Sedative prior to anesthesia

Benadryl as a sedative prior to anesthesia

Objective; To determine and compare levels of sedation achieved by IM administration of diphenhydramine, saline (0.9% NaCl) solution, and acepromazine in dogs.

April 1, 2005 (Vol. 226, No. 7)
Evaluation of diphenhydramine as a sedative for dogs
Erik H. Hofmeister, DVM, and Christine M. Egger, DVM, MVSc, DACVA *

Design;Prospective randomized study.

Animals;56 dogs.

Procedure;”Dogs were randomly assigned to receive diphenhydramine at 2, 4, or 8 mg/kg (0.9, 1.8, or 3.6 mg/lb, respectively) IM; acepromazine at 0.1 mg/kg (0.05 mg/lb) IM; or saline solution at 0.05 mL/kg (0.02 mL/lb) IM. Sedation was assessed by use of a 6-category descriptive system based on observation and interaction.

Results;”Dogs in the acepromazine group had significantly higher sedation scores than did dogs in the saline solution or diphenhydramine groups at 30 minutes. Dogs in the diphenhydramine groups did not have significantly different sedation scores from dogs in the saline solution group at any time point.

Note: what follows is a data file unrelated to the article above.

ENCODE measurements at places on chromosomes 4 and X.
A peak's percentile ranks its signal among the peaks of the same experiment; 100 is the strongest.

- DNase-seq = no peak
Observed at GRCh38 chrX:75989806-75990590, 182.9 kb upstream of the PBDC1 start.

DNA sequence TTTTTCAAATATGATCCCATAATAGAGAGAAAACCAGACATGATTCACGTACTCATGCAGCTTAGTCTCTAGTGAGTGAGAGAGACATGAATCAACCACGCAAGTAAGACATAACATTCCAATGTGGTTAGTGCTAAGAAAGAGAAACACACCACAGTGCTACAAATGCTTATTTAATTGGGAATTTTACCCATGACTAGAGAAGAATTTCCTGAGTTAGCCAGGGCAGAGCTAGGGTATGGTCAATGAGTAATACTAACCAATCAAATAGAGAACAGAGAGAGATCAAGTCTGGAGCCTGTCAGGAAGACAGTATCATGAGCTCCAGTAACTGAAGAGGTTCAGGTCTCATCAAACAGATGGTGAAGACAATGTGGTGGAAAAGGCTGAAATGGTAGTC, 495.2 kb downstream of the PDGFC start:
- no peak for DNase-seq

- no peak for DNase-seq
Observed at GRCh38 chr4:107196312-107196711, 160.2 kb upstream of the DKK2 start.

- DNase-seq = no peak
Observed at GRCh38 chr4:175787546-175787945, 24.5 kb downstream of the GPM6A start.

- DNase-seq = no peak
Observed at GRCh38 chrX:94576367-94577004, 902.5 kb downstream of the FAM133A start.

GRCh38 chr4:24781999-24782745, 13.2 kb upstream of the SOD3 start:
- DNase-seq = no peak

Conclusions and Clinical Relevance;”Diphenhydramine did not cause clinically appreciable sedation in healthy dogs. Diphenhydramine is not suitable as a sole sedative prior to general anesthesia in dogs. (J Am Vet Med Assoc 2005;226:1092–1094)

A must have book for referencing dog medication is the Pill Book Guide to Medication for your Dog and Cat by Bantam books for about $7.00 avail. at most bookstores. If you have a molosser be sure that your vet or vet anesthesiologist knows not to premedicate him with acepromazine.<